WHO: There are still many unknowns about monkeypox

LONDON — The World Health Organization’s top monkeypox expert said she doesn’t expect the hundreds of cases reported to date to turn into another pandemic, but acknowledged there are still many unknowns about the disease, including its exact form. that it is spreading and whether the suspension of mass smallpox immunization decades ago may be somehow accelerating its transmission.

In a public session on Monday, the WHO’s Dr. Rosamund Lewis said it was critical to emphasize that the vast majority of cases seen in dozens of countries around the world are gay, bisexual, or men who have sex with men, so that scientists can continue studying. the question. She urged those at risk to be careful.

“This is very important to describe because it appears to be an increase in a mode of transmission that may have been under-recognized in the past,” Lewis said.

“At the moment, we are not worried about a global pandemic,” he said. “We are concerned that people could acquire this infection through high-risk exposure if they don’t have the information they need to protect themselves.”

He warned that anyone is at potential risk of contracting the disease, regardless of their sexual orientation. Other experts have pointed out that it may be accidental that the disease was first detected in gay and bisexual men, saying it could quickly spread to other groups if left unchecked.

Read more: What is monkeypox and should I be concerned?

Last week, the WHO said that 23 countries that had not previously had monkeypox have now reported more than 250 cases. On Monday, the UK announced a further 71 cases of monkeypox.

Lewis said it is unknown whether monkeypox is transmitted through sex or simply through close contact between people who are sexually active, and described the threat to the general population as “low.”

Monkeypox is known to spread when there is close physical contact with an infected person, their clothes, or their sheets.

He also warned that among the current cases, there is a higher proportion of people with more concentrated lesions in the genital region and sometimes almost impossible to see.

“You may have these lesions for two to four weeks (and) they may not be visible to others, but you can still be infectious,” he said.

Last week, a top adviser to the WHO said the monkeypox outbreak in Europe, the US, Israel, Australia and beyond was likely linked to sex at two recent raves in Spain and Belgium. That marks a significant departure from the typical pattern of disease spread in central and western Africa, where people are mainly infected by animals such as wild rodents and primates.


This 2003 electron microscope image provided by the Centers for Disease Control and Prevention shows oval-shaped mature monkeypox virions, left, and spherical immature virions, right, obtained from a human skin sample. associated

Cynthia S. Goldsmith, Russell Regner/CDC via AP

Monkeypox in Africa

Scientists have not yet determined whether the monkeypox outbreak in rich countries can be traced back to Africa, but the disease continues to plague people on the continent.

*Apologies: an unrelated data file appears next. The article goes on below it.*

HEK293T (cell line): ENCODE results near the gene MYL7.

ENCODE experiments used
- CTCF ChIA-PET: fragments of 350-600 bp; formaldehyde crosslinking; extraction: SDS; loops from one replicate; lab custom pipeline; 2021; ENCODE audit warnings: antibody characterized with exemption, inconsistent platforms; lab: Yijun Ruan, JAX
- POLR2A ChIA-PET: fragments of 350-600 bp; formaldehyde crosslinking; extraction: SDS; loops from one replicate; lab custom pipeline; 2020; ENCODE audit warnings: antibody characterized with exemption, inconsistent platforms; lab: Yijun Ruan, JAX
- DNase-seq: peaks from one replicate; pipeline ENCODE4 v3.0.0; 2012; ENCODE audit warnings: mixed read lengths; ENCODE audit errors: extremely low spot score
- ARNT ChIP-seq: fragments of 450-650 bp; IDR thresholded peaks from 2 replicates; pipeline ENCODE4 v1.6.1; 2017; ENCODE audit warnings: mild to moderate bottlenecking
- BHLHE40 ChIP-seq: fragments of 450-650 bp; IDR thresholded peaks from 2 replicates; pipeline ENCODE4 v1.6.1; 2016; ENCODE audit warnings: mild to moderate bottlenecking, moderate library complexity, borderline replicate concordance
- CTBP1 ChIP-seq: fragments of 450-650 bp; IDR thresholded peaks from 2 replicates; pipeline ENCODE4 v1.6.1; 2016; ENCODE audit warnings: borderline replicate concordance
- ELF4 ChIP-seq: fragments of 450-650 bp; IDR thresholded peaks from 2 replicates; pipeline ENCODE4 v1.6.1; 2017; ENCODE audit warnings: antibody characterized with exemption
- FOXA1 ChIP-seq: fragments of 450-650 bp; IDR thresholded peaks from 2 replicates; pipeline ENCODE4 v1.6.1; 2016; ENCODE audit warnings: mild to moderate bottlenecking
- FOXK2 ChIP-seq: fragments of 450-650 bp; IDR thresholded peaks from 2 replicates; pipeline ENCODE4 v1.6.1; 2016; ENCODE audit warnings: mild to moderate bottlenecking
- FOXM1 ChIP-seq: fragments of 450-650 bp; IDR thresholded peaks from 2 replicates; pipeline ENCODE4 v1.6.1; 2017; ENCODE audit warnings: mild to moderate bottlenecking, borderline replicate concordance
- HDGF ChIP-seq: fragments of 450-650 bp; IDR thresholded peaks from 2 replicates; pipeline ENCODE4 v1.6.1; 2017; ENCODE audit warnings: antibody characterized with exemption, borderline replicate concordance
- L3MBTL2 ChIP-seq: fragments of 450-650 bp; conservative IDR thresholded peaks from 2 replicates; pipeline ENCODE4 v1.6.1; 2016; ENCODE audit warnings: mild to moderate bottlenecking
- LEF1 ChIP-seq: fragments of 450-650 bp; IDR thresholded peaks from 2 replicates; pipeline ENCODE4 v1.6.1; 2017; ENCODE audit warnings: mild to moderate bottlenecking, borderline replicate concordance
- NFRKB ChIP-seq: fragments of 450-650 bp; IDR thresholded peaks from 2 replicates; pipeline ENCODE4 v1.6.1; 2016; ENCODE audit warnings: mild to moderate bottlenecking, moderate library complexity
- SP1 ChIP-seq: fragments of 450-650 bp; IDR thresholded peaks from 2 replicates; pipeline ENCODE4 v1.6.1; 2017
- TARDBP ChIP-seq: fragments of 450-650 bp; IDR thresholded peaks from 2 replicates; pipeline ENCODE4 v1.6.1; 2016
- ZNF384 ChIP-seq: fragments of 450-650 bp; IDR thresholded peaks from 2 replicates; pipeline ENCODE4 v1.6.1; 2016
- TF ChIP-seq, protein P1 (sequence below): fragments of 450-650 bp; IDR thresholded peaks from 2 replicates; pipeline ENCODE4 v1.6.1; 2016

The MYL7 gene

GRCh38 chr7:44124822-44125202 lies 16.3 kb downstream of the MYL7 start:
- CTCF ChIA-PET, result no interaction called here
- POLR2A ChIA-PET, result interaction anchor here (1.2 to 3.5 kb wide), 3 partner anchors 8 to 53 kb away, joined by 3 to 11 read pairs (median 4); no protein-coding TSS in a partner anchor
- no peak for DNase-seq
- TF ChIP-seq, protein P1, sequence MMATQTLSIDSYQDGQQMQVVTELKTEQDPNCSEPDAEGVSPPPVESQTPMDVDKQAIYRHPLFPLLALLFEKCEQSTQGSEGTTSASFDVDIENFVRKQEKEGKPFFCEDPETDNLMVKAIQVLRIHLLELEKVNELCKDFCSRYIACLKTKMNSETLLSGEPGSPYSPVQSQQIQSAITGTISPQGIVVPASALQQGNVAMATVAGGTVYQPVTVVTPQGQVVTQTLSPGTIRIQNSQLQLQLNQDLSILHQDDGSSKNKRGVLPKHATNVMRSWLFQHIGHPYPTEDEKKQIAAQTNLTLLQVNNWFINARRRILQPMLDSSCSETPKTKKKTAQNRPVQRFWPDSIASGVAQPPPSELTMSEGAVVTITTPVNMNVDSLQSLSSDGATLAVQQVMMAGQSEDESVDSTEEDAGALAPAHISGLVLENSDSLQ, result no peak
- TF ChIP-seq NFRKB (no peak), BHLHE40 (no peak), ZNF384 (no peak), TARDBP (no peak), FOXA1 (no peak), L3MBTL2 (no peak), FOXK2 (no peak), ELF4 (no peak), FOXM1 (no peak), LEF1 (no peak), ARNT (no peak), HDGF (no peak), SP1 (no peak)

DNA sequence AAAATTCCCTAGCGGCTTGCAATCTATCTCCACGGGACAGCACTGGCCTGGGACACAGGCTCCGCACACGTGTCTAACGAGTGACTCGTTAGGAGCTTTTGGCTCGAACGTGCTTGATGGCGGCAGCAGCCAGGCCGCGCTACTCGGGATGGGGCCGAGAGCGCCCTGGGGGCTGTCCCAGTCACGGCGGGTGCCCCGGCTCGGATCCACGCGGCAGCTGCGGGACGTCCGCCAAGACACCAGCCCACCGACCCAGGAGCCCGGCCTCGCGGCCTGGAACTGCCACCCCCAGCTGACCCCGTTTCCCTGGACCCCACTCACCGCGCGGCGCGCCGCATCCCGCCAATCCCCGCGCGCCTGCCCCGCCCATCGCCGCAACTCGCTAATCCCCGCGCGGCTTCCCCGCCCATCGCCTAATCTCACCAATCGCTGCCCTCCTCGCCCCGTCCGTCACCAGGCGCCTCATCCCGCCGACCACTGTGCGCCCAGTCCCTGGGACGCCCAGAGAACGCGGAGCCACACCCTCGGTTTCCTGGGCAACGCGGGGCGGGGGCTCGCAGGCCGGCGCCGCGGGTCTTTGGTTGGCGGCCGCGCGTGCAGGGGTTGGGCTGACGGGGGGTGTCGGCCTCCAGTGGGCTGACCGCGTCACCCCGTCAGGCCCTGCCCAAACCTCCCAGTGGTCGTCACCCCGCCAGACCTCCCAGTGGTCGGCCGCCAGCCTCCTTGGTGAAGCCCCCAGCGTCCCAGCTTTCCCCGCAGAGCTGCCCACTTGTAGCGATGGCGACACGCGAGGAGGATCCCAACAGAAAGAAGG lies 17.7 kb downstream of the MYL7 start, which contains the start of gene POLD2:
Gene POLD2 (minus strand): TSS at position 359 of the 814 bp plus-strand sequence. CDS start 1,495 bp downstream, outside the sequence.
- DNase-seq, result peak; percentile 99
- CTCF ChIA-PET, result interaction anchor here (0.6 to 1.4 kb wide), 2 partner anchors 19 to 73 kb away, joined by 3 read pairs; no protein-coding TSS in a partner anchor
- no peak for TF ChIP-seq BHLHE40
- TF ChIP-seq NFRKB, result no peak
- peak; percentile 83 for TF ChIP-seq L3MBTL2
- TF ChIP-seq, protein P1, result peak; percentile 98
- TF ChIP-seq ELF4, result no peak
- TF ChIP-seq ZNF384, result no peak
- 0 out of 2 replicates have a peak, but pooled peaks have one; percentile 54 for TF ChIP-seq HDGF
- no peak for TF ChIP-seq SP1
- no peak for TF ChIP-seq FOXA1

On Monday, Congolese authorities said nine people have died of monkeypox in 2022. Dr. Aime Alongo, head of Sankuru’s health division in Congo, also said 465 cases have been confirmed, making it one of the most affected nations in West and Central Africa.

Nigerian authorities confirmed the country’s first monkeypox death this year, along with six more cases. The WHO says thousands of cases are reported each year in Nigeria and the Congo.

Most monkeypox patients only experience fever, body aches, chills, and fatigue. People with more severe illnesses may develop rashes and lesions on the face and hands that can spread to other parts of the body. No deaths have been reported in the current outbreak beyond Africa.

The WHO’s Lewis also said that while previous cases of monkeypox in West and Central Africa have been relatively contained, it was unclear whether people can spread monkeypox without symptoms or whether the disease could be transmitted by the air, such as measles or COVID-19.

Read more: There is already a vaccine against monkeypox. Not everyone may need it

Monkeypox is related to smallpox, but has milder symptoms. After smallpox was declared eradicated in 1980, countries suspended their mass immunization programs, a move some experts believe may be helping monkeypox spread now, as there is now little widespread immunity to the diseases. related. Smallpox vaccines also protect against monkeypox.

Lewis said it was also unclear how much immunity people who were previously vaccinated against smallpox might still have, since that was at least four decades ago. He said WHO’s priority was to stop the current spread of monkeypox before the disease took hold in new regions.

“If we all react quickly and we all work together, we can stop this,” he predicted. “We will be able to stop it before it reaches more vulnerable people and before it becomes established as a replacement for smallpox.”

Chinedu Asadu in Abuja, Nigeria, contributed to this report

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